The one month long current political mess demands rectification in presumptions on two important matters that involve the country’s Constitution. One is the importance of the majority power in the Parliament and the other being the crossover by the people’s representatives from one party to another.
Majority in Parliament is not a matter of ego or ritual; rather it is a matter of practicality. If we are to put it in simple terms, a ruling party must have a relatively consistent majority power to adopt Bills and motions it presents in the Parliament or any other council representing the people, such as the provincial councils. It is simple logic that no party can run a country or a province or a local area otherwise.
In countries like India and Pakistan, there is a procedure to take a confidence vote after every regime change and every major cross over by the Parliamentarians or members of State Legislative Assemblies. We might have solved our present crisis on November 14 itself, the first day the Parliament met after the recent regime change, had we followed that procedure here as well. It is high time the leaders of the political parties consider having such a procedure here.
There was a serious debate in the media over the ethicality and the legality of cross over when former ministers Lalith Athulathmudali, Gamini Dissanayake and some others practically crossed over to the Opposition during President Ranasinghe Premadasa’s tenure. Since there was no bribe involved in their parting with the United National Party (UNP) then, two important matters- the mandate the defectors received from the people and the conscience of them- were the points under the debate.
On the one hand, the second Republican Constitution of 1978 gives power to the secretary of a political party to deprive a member of his party of his Parliament membership, in case of a cross over or dissension by the member. Also it was argued that defectors, due to their defection or dissension go against the mandate they received from the people at the election they were elected. On the other hand, the conscience of individual Parliamentarians and the public interest were also strongly came up during the debate, as President Premadasa was accused of highhandedness and cruelty in the crackdown of the second insurrection of the Janatha Vimukthi Peramuna (JVP) which then acted in the guise of Deshapremi Janatha Vyaparaya(DJV).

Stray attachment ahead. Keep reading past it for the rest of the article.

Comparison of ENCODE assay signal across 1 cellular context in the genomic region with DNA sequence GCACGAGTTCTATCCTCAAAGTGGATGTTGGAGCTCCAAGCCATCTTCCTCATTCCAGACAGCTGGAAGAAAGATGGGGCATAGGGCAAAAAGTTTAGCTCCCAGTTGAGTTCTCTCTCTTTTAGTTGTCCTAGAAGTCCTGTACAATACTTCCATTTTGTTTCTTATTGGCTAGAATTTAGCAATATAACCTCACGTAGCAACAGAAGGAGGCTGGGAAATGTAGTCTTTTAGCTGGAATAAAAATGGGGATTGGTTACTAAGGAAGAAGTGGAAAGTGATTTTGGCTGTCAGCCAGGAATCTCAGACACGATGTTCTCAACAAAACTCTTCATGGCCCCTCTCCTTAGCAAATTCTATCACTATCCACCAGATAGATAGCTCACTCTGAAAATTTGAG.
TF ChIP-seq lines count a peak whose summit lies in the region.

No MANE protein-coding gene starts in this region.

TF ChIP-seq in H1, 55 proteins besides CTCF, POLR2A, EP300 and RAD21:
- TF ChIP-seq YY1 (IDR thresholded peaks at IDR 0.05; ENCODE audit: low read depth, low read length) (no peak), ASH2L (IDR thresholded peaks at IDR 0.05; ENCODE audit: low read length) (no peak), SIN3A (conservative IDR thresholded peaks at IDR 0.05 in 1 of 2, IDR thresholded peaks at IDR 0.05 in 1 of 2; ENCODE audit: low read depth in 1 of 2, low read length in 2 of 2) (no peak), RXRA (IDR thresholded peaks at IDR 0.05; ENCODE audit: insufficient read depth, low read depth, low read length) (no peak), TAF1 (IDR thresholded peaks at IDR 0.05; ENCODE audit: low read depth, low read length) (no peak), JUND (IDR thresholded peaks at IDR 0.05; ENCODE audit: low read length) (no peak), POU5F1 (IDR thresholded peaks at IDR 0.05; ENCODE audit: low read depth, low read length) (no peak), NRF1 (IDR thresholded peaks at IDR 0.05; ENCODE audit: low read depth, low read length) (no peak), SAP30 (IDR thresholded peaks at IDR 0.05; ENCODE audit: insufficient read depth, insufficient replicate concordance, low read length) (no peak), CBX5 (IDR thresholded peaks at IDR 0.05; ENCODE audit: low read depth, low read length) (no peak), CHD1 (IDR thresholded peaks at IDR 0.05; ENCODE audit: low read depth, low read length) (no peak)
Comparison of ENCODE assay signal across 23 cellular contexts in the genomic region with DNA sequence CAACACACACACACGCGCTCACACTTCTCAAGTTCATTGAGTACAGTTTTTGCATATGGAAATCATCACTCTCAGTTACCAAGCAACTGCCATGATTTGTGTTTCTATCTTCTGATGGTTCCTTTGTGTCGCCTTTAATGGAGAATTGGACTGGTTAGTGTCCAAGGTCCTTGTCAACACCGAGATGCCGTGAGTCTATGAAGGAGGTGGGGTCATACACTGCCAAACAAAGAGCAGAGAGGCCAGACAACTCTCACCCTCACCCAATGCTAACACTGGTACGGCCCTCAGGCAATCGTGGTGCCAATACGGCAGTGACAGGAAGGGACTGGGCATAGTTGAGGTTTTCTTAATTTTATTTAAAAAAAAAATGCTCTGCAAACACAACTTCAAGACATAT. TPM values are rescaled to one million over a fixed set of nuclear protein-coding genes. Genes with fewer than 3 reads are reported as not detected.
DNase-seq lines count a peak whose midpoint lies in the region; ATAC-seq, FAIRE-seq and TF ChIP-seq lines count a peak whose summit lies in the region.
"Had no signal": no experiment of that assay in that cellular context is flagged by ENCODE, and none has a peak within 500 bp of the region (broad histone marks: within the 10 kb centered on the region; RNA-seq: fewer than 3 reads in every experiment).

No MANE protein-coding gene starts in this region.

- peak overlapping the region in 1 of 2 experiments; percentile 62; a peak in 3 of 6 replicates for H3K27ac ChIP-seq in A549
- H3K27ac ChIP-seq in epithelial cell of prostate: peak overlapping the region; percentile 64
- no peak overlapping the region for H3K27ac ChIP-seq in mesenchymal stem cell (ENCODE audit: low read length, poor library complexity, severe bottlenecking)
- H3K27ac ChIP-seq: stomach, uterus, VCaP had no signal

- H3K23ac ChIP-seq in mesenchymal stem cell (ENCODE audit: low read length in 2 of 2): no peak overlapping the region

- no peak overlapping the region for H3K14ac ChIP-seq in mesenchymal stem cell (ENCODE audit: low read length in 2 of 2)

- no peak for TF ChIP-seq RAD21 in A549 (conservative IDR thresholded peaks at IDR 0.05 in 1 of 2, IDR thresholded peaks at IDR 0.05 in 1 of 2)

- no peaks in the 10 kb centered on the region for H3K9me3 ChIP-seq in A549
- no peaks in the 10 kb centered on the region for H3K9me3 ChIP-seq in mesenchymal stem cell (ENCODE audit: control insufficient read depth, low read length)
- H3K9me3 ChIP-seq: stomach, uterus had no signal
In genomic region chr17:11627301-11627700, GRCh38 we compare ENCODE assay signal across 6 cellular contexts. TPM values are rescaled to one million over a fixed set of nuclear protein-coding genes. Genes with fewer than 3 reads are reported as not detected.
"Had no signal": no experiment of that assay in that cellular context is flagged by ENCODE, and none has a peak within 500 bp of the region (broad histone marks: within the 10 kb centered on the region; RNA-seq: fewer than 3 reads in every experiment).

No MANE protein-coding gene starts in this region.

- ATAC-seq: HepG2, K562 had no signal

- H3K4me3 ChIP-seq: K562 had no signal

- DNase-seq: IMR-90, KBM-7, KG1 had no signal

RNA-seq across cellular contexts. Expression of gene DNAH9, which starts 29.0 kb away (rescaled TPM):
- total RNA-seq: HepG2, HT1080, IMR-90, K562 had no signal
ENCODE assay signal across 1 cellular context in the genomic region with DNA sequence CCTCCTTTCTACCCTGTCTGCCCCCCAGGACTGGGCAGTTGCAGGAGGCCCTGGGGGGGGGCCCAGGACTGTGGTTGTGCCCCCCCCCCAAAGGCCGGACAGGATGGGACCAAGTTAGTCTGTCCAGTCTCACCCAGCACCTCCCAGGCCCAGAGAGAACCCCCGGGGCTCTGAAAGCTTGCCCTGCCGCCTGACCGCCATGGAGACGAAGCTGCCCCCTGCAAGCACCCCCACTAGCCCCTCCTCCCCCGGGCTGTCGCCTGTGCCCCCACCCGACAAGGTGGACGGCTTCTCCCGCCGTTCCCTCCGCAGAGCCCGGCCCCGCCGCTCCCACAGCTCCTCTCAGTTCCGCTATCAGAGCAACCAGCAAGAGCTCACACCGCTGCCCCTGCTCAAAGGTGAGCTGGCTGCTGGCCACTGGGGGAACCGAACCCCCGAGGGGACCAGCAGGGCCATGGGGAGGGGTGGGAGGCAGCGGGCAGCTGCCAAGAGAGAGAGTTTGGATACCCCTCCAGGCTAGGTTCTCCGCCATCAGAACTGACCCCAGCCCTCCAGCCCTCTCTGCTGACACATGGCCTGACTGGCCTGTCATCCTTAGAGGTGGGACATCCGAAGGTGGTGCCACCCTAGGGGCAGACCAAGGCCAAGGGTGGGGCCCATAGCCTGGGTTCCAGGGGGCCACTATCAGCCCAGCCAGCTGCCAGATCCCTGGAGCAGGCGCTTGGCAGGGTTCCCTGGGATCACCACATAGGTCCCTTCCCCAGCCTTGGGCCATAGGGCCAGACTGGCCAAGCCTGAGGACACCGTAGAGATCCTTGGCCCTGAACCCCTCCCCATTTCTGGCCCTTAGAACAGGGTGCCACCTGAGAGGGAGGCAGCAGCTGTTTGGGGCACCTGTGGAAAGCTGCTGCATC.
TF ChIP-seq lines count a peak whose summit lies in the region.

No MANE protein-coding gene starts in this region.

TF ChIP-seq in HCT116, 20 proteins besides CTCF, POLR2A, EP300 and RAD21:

However, all these ethical points were suppressed with another important ethical point- natural justice- by verdicts of the Supreme Court in two cases on crossovers in 2000 and 2006. The first case was filed by Sarath Amnugama and four others against their expulsion from the UNP following their meeting with President Chandrika Kumaratunga on the eve of the 1999 Presidential election. The other one was filed by Ameer Ali against Sri Lanka Muslim Congress (SLMC) and the verdict of it said “The Court may not determine an expulsion to be valid unless there are overwhelming reasons warranting such decision and … such a decision will be competent only in the most exceptional circumstances and in furtherance of the public good…”
Despite these ruling having not invalidated the Articles of the Constitution that prevents crossovers, political parties seem to have been hesitant now to take action against their members who cross over to other parties. Thus, 12 MPs crossed over to the UNP from the People’s Alliance (PA) government in 2001, compelling President Kumaratunga to dissolve the government and 17 MPs of the UNP including Karu Jayasuriya crossed over to the UPFA in 2007 without being deprived of their Parliamentary seat. Following the 2010 General election a chain of crossovers facilitated the Mahinda Rajapaksa-government to make up the two thirds of power in the House to bring in the 18th Amendment to the Constitution.
In all these instances, it was alleged that instead of “public good” or conscience, money played a tremendous role as a stimulus to crossover, and it is still the case. In the absence of a barometer to identify whether it is the conscience or the money that prompts a people’s representative to cross over from one party to another, the membership of the august legislature has become a commodity that could be auctioned. Sadly, there is no serious debate on the issue as the society has not taken it seriously.